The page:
The Supreme Court on Monday held that all coal block allocations made since 1993 till 2010 before pre-auction era during previous National Democratic Alliance and United Progressive Alliance regimes have been done in an illegal manner by an 'ad-hoc and casual' approach 'without application of mind'.
However, the consequences arising from the verdict of such coal blocks will be considered after further hearing by the apex court.
The apex court, which examined the allocation of 218 blocks, said "Common good and public interest have, thus, suffered heavily" as 'there was no fair and transparent procedure, all resulting in unfair distribution of the national wealth.'
A bench headed by Chief Justice R M Lodha also held that "no State Government or public sector undertakings of the State Governments are eligible for mining coal for commercial use".
The bench also clarified that there was no challenge laid before it for cancellation in respect of blocks where competitive bidding was held for the lowest tariff for power for Ultra Mega Power Projects in accordance with the opinion given in Natural Resources Allocation Reference.
The bench, also comprising justices Madan B Lokur and Kurian Joseph, said as allocation made both under the Screening Committee route and the Government dispensation route, are arbitrary and illegal, further hearing was needed to deterimine the consequences for which it would hear the matter on September 1.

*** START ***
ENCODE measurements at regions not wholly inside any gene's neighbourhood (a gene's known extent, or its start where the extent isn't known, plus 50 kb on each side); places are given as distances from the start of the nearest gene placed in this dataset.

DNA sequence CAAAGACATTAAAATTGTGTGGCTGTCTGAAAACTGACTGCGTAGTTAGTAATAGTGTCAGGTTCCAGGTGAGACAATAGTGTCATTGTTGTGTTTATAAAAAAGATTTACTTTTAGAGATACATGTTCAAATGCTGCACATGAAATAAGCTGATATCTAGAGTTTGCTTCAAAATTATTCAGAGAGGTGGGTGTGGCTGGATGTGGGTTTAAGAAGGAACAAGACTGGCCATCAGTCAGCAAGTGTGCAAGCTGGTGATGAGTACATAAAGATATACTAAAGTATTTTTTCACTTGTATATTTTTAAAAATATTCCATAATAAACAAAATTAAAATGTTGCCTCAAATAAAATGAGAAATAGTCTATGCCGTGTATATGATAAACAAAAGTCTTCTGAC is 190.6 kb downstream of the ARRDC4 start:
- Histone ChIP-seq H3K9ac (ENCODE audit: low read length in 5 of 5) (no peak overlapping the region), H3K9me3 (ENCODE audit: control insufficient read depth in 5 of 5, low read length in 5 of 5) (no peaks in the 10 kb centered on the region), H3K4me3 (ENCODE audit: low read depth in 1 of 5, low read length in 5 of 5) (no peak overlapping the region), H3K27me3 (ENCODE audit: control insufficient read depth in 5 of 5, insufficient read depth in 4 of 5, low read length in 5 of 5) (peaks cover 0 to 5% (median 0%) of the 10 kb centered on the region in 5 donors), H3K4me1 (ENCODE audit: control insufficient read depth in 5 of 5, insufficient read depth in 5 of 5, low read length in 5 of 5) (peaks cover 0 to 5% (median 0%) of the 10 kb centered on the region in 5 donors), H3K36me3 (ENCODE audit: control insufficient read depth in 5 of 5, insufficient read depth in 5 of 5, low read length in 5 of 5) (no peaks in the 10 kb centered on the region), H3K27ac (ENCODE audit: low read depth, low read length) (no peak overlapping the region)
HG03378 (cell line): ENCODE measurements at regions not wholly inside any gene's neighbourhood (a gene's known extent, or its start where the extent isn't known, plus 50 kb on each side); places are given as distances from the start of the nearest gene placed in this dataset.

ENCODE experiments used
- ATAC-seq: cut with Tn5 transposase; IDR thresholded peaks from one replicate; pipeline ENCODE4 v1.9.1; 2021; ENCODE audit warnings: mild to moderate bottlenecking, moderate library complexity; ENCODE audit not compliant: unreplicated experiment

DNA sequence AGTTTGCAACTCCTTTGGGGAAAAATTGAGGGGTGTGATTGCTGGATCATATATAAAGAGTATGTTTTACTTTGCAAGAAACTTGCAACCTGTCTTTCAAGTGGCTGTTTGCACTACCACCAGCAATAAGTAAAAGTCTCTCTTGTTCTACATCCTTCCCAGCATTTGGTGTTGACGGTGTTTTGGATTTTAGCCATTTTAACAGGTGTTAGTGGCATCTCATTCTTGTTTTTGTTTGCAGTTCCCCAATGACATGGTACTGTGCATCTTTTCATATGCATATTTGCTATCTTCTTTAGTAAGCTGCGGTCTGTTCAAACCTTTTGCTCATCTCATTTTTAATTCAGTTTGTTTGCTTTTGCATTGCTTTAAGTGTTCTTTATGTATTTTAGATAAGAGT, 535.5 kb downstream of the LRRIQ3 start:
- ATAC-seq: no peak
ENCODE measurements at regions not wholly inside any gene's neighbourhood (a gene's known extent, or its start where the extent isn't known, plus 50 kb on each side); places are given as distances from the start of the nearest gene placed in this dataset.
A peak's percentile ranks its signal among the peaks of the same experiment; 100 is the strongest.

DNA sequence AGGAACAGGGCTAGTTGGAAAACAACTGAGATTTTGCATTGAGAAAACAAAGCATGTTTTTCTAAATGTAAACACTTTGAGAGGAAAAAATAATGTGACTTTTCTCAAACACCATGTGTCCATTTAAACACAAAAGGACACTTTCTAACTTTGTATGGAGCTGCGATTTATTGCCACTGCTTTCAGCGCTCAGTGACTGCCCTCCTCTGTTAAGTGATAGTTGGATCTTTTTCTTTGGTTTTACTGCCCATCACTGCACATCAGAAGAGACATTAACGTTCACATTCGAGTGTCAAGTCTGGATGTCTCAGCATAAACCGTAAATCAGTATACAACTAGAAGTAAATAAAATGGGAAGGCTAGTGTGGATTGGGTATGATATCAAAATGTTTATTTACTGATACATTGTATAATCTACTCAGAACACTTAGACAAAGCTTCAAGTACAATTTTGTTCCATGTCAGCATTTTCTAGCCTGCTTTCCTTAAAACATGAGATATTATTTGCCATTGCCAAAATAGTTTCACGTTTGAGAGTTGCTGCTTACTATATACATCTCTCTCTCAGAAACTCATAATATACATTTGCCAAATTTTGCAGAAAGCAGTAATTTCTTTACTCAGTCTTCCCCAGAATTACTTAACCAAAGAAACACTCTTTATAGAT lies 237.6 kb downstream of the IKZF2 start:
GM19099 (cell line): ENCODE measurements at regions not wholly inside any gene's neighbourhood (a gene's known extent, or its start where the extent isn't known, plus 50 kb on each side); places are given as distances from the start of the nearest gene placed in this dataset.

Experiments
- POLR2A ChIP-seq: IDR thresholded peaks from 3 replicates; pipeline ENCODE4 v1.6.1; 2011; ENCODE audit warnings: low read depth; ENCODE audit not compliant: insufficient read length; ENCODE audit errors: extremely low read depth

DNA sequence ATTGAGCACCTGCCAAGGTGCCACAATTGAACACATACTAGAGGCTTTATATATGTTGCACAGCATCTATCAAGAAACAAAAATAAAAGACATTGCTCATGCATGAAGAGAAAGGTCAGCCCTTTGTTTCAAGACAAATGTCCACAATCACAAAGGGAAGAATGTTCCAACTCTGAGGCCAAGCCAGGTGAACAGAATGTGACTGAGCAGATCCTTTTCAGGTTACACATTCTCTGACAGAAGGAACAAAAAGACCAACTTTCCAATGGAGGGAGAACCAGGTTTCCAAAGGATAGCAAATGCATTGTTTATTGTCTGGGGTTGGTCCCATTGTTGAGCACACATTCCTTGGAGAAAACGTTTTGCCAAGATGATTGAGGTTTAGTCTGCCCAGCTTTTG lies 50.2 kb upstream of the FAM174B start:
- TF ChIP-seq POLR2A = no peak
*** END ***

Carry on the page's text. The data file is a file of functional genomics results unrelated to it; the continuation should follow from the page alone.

"As we have already found that the allocations made, both under the Screening Committee route and the Government dispensation route, are arbitrary and illegal, what should be the consequences, is the issue which remains to be tackled.
"We are of the view that, to this limited extent, the matter requires further hearing," the bench in its 163-page judgement said.
After the pronouncement, the bench orally said though the Attorney General had given the figures of coal blocks, they were not verified and even the state governments had raised objections.
These issues have to be gone into, the court said while suggesting that a small committee comprising retired Supreme Court judges can be set up to give its report on the issue in the shortest possible time.